Posts Tagged ‘breast cancer’
Over the past year, Leson Dunkley and her family have had a tough time. She was diagnosed with breast cancer around the time when her own mother died of the same affliction. But, Saturday they had a moment that may live in history.
“I think it’s beautiful. I think it makes it a more important record to break,” said Alys Hansen, one of Dunkley’s four children.
A total of 690 people turned up at New Vista High School Saturday to form the world’s largest bicycle bell ensemble of all time. They were divided in groups based on the sounds of their bells and played several songs including, “You are my sunshine,” and “She’ll be comin’ ’round the mountain.”
Each participant paid an entry fee which went directly to help Dunkley and her four children ages 10 to 19. Hansen says medical expenses have been mounting and they were in danger of losing their home.
Dunkley is going through her third round of chemotherapy. She is a teacher at the Boulder Community School of Integrated Studies. Last year, one month after she found out about her own breast cancer, her mother passed away.
Hansen says the outpouring of support from the community has been overwhelming.
“There are so many beautiful, loving people and that are so willing to give,” said Hansen.
The previous world record was 503 bicycle bell ringers, set by a small town in Germany. ‘The Guinness Book of World Records’ requires that the ensemble must play a recognizable song for at least five minutes. The effort in Boulder is the unofficial record till it is confirmed by Guinness.
“I think it’s an exciting incentive,” said Hansen. “It’s one of those things when I was a kid, you read the ‘Guinness Book of World Records’ and you never imagine you get to be a part of one. And, then here it is and I’m in the middle of it.”
The event raised a total of $18,298 for the family including a $2,500 grant from a local non-profit group called The Beanstalk Foundation.
“We love our mom so very much and we are so glad that this has happened, so grateful” said Hansen. “I don’t know how to articulate that any more than we are grateful.”
Read more and watch this story: Bike bell ringers break world record for charity
Here’s a great story that reminds us that good things sometimes happen out of the blue!
The woman seemed to appear out of nowhere. One minute, Justine Parnell was in the parking lot, sobbing a howl reserved for life-breaking moments.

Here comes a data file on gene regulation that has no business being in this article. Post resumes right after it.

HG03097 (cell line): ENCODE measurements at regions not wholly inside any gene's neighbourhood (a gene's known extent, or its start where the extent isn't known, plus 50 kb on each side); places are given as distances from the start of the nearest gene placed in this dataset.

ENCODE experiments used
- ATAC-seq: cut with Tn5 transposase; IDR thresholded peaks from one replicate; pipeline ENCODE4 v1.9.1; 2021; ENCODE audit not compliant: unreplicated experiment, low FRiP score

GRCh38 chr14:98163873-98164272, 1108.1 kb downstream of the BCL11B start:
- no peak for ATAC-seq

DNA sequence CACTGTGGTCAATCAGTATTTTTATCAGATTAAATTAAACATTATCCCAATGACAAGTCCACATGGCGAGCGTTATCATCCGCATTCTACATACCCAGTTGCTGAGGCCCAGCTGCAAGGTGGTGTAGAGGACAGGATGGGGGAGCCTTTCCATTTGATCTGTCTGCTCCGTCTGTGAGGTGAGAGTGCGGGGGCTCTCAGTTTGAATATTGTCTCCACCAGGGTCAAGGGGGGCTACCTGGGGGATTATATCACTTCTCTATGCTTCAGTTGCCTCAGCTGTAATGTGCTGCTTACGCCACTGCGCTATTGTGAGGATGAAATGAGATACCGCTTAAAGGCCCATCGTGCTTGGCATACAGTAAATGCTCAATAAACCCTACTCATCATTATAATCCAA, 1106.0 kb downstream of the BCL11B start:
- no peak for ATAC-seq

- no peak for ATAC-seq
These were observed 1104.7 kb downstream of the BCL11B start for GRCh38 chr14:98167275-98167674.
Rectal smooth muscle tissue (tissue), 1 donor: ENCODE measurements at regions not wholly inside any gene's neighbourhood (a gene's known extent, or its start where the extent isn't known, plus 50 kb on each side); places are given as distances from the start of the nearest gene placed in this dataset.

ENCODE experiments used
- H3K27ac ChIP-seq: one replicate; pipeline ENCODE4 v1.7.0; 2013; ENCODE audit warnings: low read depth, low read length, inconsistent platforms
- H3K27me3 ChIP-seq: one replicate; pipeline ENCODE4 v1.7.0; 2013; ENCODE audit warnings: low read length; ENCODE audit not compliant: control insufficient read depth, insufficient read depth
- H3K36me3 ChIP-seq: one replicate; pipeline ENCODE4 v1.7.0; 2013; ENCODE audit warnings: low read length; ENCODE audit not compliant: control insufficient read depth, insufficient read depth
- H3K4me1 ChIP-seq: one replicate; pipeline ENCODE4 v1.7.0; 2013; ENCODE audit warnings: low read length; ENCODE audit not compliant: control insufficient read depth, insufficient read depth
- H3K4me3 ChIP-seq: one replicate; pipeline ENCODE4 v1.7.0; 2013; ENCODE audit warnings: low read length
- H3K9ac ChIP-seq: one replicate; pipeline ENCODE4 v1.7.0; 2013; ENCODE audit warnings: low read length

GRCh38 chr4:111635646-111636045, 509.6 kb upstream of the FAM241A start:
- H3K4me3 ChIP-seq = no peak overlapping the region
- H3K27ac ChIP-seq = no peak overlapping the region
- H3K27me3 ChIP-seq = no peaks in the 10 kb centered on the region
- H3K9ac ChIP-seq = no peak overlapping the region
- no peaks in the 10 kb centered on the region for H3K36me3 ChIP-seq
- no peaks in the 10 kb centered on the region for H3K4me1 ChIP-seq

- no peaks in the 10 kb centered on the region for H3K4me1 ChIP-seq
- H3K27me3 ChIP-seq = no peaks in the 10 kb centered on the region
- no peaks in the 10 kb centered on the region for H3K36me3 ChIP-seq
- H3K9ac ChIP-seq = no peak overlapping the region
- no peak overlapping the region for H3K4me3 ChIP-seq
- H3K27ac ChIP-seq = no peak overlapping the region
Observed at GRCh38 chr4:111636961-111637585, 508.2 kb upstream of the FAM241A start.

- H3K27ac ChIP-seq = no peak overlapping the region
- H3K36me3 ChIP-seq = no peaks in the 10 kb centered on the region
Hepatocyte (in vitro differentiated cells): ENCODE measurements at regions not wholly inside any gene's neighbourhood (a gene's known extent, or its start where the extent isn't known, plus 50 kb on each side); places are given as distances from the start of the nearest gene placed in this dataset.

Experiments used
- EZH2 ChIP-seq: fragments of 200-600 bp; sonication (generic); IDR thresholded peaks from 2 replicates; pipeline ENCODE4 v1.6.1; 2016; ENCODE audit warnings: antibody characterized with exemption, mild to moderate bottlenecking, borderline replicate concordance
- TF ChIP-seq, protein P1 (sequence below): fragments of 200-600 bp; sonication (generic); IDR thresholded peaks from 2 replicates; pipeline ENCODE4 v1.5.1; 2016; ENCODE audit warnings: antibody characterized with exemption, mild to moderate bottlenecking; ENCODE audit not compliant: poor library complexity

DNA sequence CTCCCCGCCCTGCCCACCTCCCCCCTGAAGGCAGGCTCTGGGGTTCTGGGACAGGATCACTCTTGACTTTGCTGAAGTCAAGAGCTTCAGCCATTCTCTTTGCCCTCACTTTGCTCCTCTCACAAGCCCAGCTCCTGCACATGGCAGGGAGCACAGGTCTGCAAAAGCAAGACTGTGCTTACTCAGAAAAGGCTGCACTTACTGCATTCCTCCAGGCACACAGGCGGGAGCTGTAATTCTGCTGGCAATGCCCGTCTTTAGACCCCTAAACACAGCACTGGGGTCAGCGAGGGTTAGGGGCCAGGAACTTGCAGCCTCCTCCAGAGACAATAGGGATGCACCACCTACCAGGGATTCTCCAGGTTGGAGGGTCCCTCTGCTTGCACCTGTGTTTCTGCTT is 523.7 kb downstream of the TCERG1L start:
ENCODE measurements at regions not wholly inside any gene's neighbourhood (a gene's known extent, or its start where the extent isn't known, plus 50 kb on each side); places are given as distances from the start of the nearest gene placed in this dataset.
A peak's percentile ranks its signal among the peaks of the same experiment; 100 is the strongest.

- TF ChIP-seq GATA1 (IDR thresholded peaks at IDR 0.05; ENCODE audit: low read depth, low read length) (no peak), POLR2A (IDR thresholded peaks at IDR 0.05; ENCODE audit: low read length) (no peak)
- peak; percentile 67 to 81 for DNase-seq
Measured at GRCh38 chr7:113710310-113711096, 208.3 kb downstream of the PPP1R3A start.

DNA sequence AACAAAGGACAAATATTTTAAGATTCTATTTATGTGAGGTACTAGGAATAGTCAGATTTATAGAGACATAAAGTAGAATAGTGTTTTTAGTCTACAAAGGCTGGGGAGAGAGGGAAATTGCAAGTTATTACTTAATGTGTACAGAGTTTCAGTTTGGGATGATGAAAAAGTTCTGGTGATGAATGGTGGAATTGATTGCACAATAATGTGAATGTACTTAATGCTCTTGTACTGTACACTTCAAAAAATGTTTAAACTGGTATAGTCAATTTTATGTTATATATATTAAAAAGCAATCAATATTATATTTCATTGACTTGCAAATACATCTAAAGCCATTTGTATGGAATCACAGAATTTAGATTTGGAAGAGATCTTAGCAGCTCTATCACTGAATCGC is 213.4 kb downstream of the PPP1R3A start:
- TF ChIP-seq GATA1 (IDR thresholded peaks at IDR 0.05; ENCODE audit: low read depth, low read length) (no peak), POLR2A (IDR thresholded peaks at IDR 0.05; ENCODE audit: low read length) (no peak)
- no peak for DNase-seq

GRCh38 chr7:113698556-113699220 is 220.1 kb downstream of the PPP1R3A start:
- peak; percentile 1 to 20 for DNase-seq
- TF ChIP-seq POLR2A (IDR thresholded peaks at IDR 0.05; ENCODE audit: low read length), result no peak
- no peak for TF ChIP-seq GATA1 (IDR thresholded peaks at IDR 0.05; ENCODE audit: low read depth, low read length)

And then there she was. Thin and fierce, a buzz-cut of shocking blond hair, deep hollowed blue eyes. She asked gently:
And Parnell told her. The puppy she had given her best friend — Tammy Horsley, who is dying from cancer — had Parvo, a deadly and contagious disease. The emergency animal hospital wanted $800 up front to treat him. So Zeus, the tiny Shih Tzu-poodle mix, was going to be euthanized.
Before Parnell could tell the woman any more — that they had been there for six hours, calling everyone they knew who might have some extra money — the woman was running through the hospital door.
Zeus’ leg had already been shaved to administer the lethal injection. But the woman found a vet tech and said Zeus was not going to be put down.
“I’m paying the bill,” she said.
Theresa FairLady is opening an insurance business next door to the animal hospital and was walking to her car for mouse pads on Sunday when she saw the woman crying. She knew she had to help her, but she can’t explain why.
Horsley hasn’t believed in people for a long time, much less guardian angels. As a teen in church, she asked questions that were always answered with “have faith” and it annoyed her.
The 39-year-old has been married and divorced three times, accumulating tattoos, piercings and a distrust of humanity. Her two boys live with their dad. She said one fiance died in a freak go-cart accident and the other was murdered in Las Vegas. She was in jail on drug charges when her mother passed away. A few years ago, she came home to Port Richey to take care of her ailing father. Parnell helped her get off drugs. Her life seemed to be getting better.
Then she found the lump in her breast.
Doctors told her the cancer had spread to her bones. It was stage four. Terminal.
If there is a God, she thought, he surely hates me.
She says she has stayed clean since the diagnosis. She gets chemotherapy treatments once a month, she said.
Parnell gave her Zeus because Horsley needed someone in her life to love her no matter what. Horsley can’t believe FairLady saved Zeus. “I’ve had so many creeps in my life,” Horsley said, “My first thought was, ‘Okay, what does she want?’ ”
But she didn’t want anything.
“I just knew that dog couldn’t die,” said FairLady, 48, who is beginning a new chapter of her life. She used to be a professional baseball umpire and then opened an animal clinic in New Port Richey with her partner of 17 years. Together, she thinks, they rescued more than 5,000 animals, spending their weekends at shelters saving pets slated to die. But then they broke up.
“It was devastating,” FairLady said. They sold the clinic. Her name used to be Theresa Cox but she changed it to FairLady last fall. She says it’s what people called her on the field, The Fair Lady.
She stopped rescuing animals because it reminded her too much of her ex.
But then there was Zeus.
“He’s a miracle puppy,” FairLady said.